Alex, he wants to quit. He is my only confidant here, and after midnight we communicate using prison tap code, a five by five Polybius square wherein the Roman Alphabet is distributed evenly: the first knock representing the row, the second knock representing the column. C and K are the same (1, 3).


He taps.


I tap back. 

When you have to knock each letter out on the wall it’s more expedient to use contractions and shorthand when possible. It took weeks to learn my comrade’s full name is Alejandro Malcolm Sanchez-Aguilar, he’s from Rancho Santa Margarita, California, and his favorite bands are Someone Still Loves You Boris Yeltsin, …And You Will Know Us By The Trail of Dead, and Godspeed! You Black Emperor.


He taps. I tap back,



I know we really shouldn’t tap what we miss, it’s too painful to keep bringing it up. But he started doing it one day, and I’d rather keep the conversation going than not. But in truth, he’s too sentimental, my poor Alejandro. 

It’s dangerous to remain attached.

We’ve spent hours describing ourselves, every inch of our bodies and personalities, because we’ve never seen or talked to each other in the flesh: his shift starts earlier than mine, and he works in Sector B, covering Detroit, spinning a heavy mix of Eminem, Motown, and ICP. A plum sinecure, all things considered.

I’ve tried all manner of schemes to get out of my bunk to see him, but they’ve all been thwarted: one day I called security to use the bathroom and they told me to use my chamber-pot (sponsored by Ocean Spray Cranberry Cruisers®); I complained of “womanly problems,” and a giant cotton tampon was soon shoved underneath the door. My last attempt backfired mightily—trying light my mattress on fire—as they removed all of my furniture for something like a month (it’s actually kind of difficult to keep track of time here), and I had to sleep on the unnervingly warm and spongey floor.

One day Alex taps:


I tap back,





He’s practically banging on the wall, and his taps are bold and brave, almost sexy in their aggressiveness. But we both know nobody at this company ever gets fired.


Tonight Alex knocks on my wall, as always. A new crop of JMAs has just been onboarded, and the shrieking is louder than usual. It’s weird to think I’ve almost gotten used to it.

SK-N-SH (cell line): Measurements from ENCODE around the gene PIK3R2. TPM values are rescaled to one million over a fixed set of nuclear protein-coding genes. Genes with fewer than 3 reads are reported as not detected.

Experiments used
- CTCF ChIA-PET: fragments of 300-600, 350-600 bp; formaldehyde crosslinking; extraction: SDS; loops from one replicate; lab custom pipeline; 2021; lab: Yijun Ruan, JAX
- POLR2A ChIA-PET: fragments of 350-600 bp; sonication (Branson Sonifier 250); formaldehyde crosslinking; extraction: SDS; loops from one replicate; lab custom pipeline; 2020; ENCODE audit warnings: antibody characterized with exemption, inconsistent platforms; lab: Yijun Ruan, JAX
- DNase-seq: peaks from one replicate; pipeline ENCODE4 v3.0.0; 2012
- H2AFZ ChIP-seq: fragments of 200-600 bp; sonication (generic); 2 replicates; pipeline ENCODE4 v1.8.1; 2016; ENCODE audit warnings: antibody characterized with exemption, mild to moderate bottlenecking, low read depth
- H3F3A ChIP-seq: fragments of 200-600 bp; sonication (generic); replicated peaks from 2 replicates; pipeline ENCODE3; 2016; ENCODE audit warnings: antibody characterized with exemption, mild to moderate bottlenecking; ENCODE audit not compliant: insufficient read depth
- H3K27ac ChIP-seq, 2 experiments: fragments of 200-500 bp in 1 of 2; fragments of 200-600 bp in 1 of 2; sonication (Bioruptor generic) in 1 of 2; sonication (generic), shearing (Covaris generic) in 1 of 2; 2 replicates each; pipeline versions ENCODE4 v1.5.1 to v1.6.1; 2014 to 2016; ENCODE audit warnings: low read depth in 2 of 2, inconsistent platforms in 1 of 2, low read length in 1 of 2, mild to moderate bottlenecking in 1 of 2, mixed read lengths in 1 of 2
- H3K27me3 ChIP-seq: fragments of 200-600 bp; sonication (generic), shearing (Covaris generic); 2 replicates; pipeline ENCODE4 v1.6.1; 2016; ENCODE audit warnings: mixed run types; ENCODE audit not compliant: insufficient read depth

Other than our nightly conversations, which have become quite sexually explicit, the days are identical and tedious. The only way to mark the change of seasons is by which song Dramatic Rhapsody Algorithm Knowledge Engine is playing through the loudspeakers in the server room, and today Rezső Seress is on repeat, so it must be a Sunday in winter. Anyone who opts to work on Sunday gets time and a half, and, unsurprisingly, 100% of our workforce is volunteered.


he taps.


I then add,


The next night I knock on my wall,


I stare at the new ad I taped to the other wall, for NutriSystem. The woman in the ad looks happy, if a bit malnourished. We don’t have mirrors and I wonder what I look like? Haggard? Hot? I know I’ve lost weight since starting the job, so I suppose that’s a benefit.

For a long time, there is no reply.


More time goes by, and I can feel my heart racing. 

I’m having a panic attack. I don’t know what I’m going to do without him. I will kill myself. 

I knock again and again, and, finally, he knocks back, weakly and slowly.




Bushwick. Epicenter of loathing. Bands nobody’s ever heard of, nor would ever want to. Despite myself, I start crying. It’s over.



Mondays are exhausting, what with everyone “streaming” music on their commutes to work. At night I lay in bed, footsore and knees aching, and I tap on my wall again a little hello kiss to Alex.


There is no answer. I wait, then tap again.


It’s not true, but it usually gets a response. Nothing.

I wait and tap again and again, and pretty soon I’m pounding my entire body against the wall, smashing myself until my fingers are broken and my shoulders dislocated, my forehead gashed and blood seeping into my eyes. 

There’s nothing to do but stare into the darkness until sleep takes me.

I’m not sure how long I’m asleep when I’m awakened by a soft scratching. My eyes scream open and I knock back.









But nothing.

I knock a few more times, but it’s useless. My door is locked from outside, and I hear shuffling, then a stiff banging several times against the wall, then a scream, then silence.

My poor Alejandro. 


It isn’t wise to stay attached. 

I wonder if my new neighbor will know prison code.


Not long after this an email comes through from my parents: they’ve sold the house, the one I grew up in, because my father has been unexpectedly laid off from his job. A total shock, they write. We think it has something to do and the rest of the sentence is redacted.

I can’t help but wonder.


To be perfectly honest, the bleeps aren’t that annoying. They’re kind of soothing, actually. And the food could be worse. I’ve heard tell we’re getting steakums on Mondays and Fish Sick Fridays.


My new neighbor doesn’t know prison code, obviously. Or maybe he only has stumps for hands. That’d be funny. But it’s fine. Tapping is sort of for babies anyway. I don’t even miss Alex that much. Truth is, I’m hoping to get promoted to Senior Music Associate after my one-year anniversary, tasting those first sweet ten shares. SMA’s get a new Head Affixed Turntable, disc-shaped like a shtreimel but without the fur. You get an extra dollar per hour and a glass of orange juice with breakfast, and you get to wear a sponsored pin on your lapel. Your job is much easier, too: all you do is go around picking up unsleeved records that careless MA’s drop in their haste, and you get to mete out SDA (Severe Disciplinary Action) with your Taser whenever and however you see fit. 

I’m actually kind of stoked.